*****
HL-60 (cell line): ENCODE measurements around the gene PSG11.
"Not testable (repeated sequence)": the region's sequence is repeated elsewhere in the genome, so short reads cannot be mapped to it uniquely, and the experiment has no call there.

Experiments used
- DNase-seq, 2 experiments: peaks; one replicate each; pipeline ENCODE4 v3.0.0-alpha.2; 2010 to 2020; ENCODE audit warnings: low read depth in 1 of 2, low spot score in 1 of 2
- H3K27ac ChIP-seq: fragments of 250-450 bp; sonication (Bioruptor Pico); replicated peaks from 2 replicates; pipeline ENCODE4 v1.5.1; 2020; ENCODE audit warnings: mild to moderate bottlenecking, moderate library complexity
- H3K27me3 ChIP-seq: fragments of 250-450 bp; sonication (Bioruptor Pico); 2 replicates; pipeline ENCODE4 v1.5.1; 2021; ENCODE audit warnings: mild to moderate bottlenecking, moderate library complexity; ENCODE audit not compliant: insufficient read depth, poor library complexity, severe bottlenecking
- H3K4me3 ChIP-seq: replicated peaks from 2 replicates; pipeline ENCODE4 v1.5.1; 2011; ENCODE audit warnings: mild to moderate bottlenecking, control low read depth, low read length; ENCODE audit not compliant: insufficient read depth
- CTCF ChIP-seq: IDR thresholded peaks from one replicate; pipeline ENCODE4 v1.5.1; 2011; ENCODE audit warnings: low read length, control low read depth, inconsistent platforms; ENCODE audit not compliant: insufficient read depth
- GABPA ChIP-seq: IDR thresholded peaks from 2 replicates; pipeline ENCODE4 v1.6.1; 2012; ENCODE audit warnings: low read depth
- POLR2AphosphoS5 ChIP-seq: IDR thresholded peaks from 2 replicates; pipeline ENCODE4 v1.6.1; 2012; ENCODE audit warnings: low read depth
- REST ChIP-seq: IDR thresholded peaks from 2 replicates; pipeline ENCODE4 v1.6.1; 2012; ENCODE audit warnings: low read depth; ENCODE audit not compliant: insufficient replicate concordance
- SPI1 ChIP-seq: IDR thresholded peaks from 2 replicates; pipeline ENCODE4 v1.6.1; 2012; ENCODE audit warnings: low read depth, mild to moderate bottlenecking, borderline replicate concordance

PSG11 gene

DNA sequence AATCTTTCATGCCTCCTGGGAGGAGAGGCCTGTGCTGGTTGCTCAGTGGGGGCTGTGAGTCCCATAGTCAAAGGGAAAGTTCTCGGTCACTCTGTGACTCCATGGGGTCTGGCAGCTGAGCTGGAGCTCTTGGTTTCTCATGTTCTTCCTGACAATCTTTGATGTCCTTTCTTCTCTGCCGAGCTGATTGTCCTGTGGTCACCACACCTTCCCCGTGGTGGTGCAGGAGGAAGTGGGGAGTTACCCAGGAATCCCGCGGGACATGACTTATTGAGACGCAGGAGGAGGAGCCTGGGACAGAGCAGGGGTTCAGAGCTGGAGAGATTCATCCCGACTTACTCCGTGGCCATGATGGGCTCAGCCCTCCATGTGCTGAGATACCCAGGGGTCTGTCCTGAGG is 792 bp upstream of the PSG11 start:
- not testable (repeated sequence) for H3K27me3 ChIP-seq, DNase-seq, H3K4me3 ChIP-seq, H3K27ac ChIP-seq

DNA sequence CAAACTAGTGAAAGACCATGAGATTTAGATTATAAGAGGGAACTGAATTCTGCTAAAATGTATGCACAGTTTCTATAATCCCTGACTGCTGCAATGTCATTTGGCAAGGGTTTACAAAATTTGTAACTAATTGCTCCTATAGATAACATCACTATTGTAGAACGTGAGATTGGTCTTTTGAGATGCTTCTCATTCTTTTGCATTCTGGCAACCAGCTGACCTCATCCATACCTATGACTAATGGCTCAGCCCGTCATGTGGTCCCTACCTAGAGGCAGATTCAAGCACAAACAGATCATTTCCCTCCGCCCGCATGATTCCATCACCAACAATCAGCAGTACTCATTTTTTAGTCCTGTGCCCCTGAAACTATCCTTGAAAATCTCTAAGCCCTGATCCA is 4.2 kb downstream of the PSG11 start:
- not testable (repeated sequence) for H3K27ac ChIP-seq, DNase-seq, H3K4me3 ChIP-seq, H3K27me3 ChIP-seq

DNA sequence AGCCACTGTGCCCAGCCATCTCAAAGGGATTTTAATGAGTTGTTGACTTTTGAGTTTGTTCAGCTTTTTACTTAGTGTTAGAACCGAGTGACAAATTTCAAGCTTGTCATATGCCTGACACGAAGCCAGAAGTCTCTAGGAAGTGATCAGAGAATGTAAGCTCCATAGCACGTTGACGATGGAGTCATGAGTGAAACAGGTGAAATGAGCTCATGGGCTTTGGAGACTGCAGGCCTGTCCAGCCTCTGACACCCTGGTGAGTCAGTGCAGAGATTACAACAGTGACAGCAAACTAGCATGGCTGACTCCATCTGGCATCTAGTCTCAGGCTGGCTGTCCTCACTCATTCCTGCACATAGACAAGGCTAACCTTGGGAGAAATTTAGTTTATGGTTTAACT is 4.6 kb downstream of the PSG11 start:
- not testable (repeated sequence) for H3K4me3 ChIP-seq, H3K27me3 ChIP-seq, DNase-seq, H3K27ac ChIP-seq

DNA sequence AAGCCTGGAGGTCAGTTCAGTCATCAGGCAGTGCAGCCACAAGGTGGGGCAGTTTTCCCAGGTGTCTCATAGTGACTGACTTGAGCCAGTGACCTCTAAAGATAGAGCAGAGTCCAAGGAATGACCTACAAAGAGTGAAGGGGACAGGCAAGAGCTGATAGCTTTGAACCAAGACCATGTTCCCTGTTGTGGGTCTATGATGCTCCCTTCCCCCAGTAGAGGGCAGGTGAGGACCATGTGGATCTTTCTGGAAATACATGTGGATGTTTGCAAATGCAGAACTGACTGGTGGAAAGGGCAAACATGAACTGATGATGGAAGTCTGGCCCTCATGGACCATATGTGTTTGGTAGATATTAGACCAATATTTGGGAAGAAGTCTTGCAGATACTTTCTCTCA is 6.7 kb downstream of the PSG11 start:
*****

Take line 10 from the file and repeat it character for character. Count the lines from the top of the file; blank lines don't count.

- POLR2AphosphoS5 ChIP-seq: IDR thresholded peaks from 2 replicates; pipeline ENCODE4 v1.6.1; 2012; ENCODE audit warnings: low read depth